The right It is the set of principles and norms that govern a certain society. There are rights that are inherent to the human person (natural rights) and there are other rights that were created and regulated by the members of a society to maintain justice and public order (positive law). In addition, according to certain characteristics, the right may be current, objective and subjective.
The natural law It is formed by the principles and attributes that every human being possesses by the mere fact of being a person. They are rights that are based on the human condition. For instance: right to physical and moral integrity, right to think and reason, right to life.
They are superior rights and prior to positive law. They are universal, immutable and constitute the basis of universal human rights. These rights rest on ethics and morals.
Positive law is one that human beings apply to establish norms of coexistence within a society. This right is established in laws, decrees, sanctions, regulations; legal norms that provide a framework of order, equality and justice in societies.
Positive law finds its foundation in natural law, it is typified and regulated according to each society. For instance: right to recreation, right to a fair trial.
A current right is a rule that is valid in a given territory and time and whose compliance is mandatory. They are rights that are presented in writing and have a specific period of time of application. For instance: penal code, customs duties.
This type of law is the one that adjusts to the advances and political, social and cultural changes of a certain society. The opposite of the current law is the right abrogated or abrogated. Not all positive rights are valid.
Objective and subjective right
The objective right is formed by rules that impose a certain behavior in a situation. They are obligations that must be respected. The State must ensure its compliance and imposes penalties. For instance: dright to prohibit seizing those goods that are not their own, right to private property.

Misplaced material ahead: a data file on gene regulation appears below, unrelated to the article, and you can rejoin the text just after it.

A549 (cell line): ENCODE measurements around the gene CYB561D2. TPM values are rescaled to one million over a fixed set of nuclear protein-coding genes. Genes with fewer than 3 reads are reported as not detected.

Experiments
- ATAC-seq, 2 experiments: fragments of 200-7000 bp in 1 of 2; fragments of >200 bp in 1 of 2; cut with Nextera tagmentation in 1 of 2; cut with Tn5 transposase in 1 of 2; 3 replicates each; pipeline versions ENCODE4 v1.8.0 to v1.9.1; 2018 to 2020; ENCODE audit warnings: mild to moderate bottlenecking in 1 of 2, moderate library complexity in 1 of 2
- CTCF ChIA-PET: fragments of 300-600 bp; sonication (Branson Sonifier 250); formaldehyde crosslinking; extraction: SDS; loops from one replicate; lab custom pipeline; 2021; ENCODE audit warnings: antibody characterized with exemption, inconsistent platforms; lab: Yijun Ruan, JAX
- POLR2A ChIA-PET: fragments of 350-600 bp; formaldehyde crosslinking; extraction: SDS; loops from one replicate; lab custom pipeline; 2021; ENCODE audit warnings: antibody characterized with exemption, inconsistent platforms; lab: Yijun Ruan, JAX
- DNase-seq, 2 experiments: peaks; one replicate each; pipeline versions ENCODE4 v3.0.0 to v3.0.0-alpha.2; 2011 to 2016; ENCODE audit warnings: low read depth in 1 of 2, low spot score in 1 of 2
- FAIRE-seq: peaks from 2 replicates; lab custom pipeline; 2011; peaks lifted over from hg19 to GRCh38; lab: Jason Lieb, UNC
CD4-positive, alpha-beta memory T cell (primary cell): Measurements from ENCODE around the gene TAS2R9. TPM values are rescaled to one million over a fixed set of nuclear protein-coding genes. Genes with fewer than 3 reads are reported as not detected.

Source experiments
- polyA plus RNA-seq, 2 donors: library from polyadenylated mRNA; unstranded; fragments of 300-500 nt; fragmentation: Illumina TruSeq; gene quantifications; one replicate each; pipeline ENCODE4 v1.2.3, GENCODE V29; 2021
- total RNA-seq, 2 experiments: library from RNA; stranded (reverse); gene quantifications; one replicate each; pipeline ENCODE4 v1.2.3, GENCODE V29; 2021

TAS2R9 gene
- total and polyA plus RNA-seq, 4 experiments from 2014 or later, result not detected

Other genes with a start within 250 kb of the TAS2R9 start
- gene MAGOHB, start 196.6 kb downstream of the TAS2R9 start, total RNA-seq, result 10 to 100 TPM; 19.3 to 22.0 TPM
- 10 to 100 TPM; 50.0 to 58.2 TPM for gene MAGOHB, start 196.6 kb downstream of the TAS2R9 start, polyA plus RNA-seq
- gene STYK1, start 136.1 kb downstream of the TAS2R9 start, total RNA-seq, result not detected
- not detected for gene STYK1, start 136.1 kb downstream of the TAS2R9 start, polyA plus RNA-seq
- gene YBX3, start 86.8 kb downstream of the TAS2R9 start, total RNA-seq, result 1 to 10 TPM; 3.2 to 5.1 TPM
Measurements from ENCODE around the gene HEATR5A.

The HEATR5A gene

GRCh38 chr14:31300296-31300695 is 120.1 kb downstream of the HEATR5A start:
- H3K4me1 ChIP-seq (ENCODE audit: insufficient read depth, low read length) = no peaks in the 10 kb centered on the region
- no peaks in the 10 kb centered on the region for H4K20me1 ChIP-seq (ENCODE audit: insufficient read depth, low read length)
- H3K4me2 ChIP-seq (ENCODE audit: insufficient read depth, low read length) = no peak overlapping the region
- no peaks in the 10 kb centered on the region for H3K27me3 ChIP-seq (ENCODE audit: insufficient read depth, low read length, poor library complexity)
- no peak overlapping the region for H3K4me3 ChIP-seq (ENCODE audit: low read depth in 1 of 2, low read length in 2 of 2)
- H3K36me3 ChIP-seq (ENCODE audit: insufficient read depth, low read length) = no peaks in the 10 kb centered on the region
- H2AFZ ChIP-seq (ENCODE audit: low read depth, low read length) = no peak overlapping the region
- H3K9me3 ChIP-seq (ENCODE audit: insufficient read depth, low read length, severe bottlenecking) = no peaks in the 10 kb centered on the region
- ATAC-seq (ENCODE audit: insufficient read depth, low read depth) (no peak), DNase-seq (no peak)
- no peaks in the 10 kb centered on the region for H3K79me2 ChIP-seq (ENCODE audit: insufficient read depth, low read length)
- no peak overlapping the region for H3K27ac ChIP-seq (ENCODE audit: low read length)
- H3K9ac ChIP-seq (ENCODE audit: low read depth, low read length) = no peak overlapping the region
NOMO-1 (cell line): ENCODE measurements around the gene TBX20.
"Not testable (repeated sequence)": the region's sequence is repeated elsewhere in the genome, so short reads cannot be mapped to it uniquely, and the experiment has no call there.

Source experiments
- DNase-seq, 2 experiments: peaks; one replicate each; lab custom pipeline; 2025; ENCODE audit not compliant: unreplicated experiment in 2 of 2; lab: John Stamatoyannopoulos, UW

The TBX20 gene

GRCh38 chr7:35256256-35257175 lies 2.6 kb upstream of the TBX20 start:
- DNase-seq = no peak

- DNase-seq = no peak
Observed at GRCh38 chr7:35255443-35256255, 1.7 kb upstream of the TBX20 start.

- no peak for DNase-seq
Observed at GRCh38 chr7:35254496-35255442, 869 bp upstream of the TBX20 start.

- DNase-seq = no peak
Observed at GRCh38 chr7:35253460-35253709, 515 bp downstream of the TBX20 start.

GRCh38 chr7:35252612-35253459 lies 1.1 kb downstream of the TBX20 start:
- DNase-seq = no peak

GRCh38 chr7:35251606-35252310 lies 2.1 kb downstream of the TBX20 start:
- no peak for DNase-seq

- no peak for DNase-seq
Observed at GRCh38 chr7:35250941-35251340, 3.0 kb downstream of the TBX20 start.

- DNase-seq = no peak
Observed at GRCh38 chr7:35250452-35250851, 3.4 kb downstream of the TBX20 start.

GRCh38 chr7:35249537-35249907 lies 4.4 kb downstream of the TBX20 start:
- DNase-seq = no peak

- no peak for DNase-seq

The subjective right is made up of the faculties or powers that a certain person possesses within an area, which allows them to act in the way they deem most convenient to meet their needs and interests. It is based on a conformance agreement in which an action or omission is required of someone. It is a permission that derives from the objective right. For instance: copyright, commercial rights, contracts.
Both rights (subjective and objective) have a coexistence relationship. For instance: While the objective right obliges the payment of debts; the subjective right is the one that protects the creditor when claiming the payment of said debt.
Examples of natural law
- Right to eat
- Right to shelter
- Right to good treatment
- Right to liberty
- Right to work
- Equality right
- Right to property
- Right to identity
Examples of positive law
- Right to public education
- Right to the inclusion of girls, boys and adolescents with disabilities
- Right to privacy
- Right to nationality
- Right to a social order
- Right to freedom of ethical convictions, thought, conscience, religion and culture
- Right to freedom of expression and access to information
- Right to freedom of thought
- Right to private property
- Right to protection of private property
- Right to health protection and social security
- Right to protection of the individual
- Right to legal certainty and due process
- Right to life, survival and development
- Right not to be discriminated against
- Right to take out insurance
- Right to asylum
- Right to participate in government
- Right to a life free of violence and to personal integrity
- Right to live in conditions of well-being and a healthy integral development
- Right to live as a family
- Right to rest and recreation
- Right of association and assembly
- Right to the presumption of innocence
- Right to recognition of legal personality
- Right of participation
- Right to circulate on public roads
- Right of priority
- Rights of immigrant children and adolescents
- Right to protection by law
Examples of current law
- Penal Code
- Agrarian rights
- Mining rights
- Civil Code
- Labor regulations
- Professional Code of Ethics
- Procedural code
- Commercial Code
Examples of objective and subjective law
- Licenses or permits to enable a business or company
- Commercial affairs regulations
- Road and transport regulations